Northwest China's Qinghai Province will train at least 5,500 bilingual teachers by 2015 to teach in both Mandarin and ethnic minority languages -- mostly Tibetan -- in primary and secondary schools across the province.
Primary and middle school students in Qinghai's five Tibetan autonomous prefectures are instructed in both the Tibetan language and Putonghua -- China's standard language, known as Mandarin in English.
Putonghua is not widely spoken especially in rural Tibetan areas.
Provincial education officials told Xinhua Friday that the percentage of bilingual teachers -- with a relatively small number of Mongolian, Mandarin-speaking teachers -- will be increased from the current 15 percent.
They added they will not change the bilingual system or sideline any language.
More than 196,500 students in 544 primary and secondary schools in six ethnic minority prefectures in Qinghai are being taught in ethnic languages, provincial education department data shows.
Terangtai, a deputy head of the department, said that in addition to language training, hundreds of bilingual graduates are becoming teachers every year.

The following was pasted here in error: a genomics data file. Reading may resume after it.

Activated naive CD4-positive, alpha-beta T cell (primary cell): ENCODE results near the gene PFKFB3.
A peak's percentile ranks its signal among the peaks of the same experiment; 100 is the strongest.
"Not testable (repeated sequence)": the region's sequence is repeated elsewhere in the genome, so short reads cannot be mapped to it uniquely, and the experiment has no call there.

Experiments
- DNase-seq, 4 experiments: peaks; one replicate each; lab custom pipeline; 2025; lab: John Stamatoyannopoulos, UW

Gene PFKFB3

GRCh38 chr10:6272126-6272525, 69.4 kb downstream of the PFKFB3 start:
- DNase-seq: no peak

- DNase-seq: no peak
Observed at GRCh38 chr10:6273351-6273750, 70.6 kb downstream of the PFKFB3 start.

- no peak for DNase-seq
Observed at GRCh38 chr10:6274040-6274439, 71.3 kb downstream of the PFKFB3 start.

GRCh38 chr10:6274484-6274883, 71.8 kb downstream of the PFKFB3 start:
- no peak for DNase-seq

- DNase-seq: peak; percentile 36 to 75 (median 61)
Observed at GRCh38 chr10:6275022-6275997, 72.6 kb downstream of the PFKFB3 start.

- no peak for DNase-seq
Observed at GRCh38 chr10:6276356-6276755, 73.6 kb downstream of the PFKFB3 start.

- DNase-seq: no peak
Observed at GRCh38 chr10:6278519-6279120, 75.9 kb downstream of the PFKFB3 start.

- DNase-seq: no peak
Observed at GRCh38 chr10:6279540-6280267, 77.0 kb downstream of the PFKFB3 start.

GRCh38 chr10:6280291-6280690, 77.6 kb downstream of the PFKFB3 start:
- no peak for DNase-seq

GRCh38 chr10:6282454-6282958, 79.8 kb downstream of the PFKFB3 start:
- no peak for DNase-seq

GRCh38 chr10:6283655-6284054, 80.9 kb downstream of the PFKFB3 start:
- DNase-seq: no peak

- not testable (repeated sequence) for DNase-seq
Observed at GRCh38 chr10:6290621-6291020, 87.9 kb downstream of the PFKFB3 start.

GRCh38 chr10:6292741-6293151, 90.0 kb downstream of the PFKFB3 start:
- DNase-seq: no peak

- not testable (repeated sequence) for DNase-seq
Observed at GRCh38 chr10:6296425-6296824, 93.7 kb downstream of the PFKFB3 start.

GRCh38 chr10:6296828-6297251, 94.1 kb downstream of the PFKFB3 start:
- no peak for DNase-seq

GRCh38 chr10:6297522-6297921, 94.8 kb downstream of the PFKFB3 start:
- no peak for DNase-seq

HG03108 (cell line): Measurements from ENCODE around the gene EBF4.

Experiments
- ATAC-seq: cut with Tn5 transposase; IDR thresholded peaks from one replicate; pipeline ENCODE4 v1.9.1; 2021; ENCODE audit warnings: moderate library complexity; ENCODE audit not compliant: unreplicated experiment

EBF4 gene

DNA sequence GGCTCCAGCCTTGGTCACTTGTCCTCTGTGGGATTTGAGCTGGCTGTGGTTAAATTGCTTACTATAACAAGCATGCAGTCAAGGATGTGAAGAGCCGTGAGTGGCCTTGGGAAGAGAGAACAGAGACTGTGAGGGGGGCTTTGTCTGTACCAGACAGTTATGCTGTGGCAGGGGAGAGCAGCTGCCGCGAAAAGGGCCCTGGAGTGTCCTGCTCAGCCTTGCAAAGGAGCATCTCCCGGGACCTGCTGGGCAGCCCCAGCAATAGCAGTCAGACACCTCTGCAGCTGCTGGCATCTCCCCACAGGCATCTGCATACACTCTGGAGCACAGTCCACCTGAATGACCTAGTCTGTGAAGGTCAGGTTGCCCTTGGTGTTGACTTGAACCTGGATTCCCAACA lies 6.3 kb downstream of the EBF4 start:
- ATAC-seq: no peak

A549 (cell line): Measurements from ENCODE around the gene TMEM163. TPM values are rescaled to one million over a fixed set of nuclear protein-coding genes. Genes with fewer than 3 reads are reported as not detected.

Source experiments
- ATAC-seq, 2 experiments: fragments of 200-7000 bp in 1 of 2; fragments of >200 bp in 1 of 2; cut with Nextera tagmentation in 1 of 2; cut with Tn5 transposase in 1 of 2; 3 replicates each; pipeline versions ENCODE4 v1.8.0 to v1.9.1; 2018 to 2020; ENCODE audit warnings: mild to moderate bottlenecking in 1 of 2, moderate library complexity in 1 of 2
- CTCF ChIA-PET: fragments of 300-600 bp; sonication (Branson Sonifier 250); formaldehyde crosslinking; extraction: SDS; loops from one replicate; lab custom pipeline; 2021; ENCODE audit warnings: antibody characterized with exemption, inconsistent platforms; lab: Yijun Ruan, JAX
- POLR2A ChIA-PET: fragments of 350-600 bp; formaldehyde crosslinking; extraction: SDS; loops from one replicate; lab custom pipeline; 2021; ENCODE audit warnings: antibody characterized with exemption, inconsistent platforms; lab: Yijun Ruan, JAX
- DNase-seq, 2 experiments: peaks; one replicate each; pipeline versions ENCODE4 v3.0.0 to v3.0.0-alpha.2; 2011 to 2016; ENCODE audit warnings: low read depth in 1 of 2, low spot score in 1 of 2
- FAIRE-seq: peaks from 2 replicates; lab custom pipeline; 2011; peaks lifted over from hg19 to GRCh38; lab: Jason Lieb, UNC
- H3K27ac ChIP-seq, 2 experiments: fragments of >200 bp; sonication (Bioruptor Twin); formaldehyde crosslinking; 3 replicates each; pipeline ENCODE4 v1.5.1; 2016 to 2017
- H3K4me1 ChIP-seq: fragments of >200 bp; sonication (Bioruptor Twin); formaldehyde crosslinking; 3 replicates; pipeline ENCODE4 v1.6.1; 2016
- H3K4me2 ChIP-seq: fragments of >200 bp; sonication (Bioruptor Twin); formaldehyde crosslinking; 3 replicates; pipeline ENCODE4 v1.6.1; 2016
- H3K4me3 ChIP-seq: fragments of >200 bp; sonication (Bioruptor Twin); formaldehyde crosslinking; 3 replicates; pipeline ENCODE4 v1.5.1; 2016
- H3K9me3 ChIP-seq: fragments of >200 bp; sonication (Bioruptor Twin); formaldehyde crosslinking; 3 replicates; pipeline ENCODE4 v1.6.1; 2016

About 4,000 bilingual students graduated from the province's teachers' colleges and went to teach in schools in mostly rural areas over the last 10 years, he said.
The province, located on the Qinghai-Tibetan Plateau, has large areas with a predominantly Tibetan population.
Last October, concerned the Tibetan language may be sidelined in education reforms, middle school students in a number of Tibetan prefectures took to the streets in a peaceful protest.
Authorities said the reforms aimed to strengthen the bilingual capabilities of students, adding that they did not intend to sideline either language.
The government has also promised that no teachers will be dismissed for their language abilities.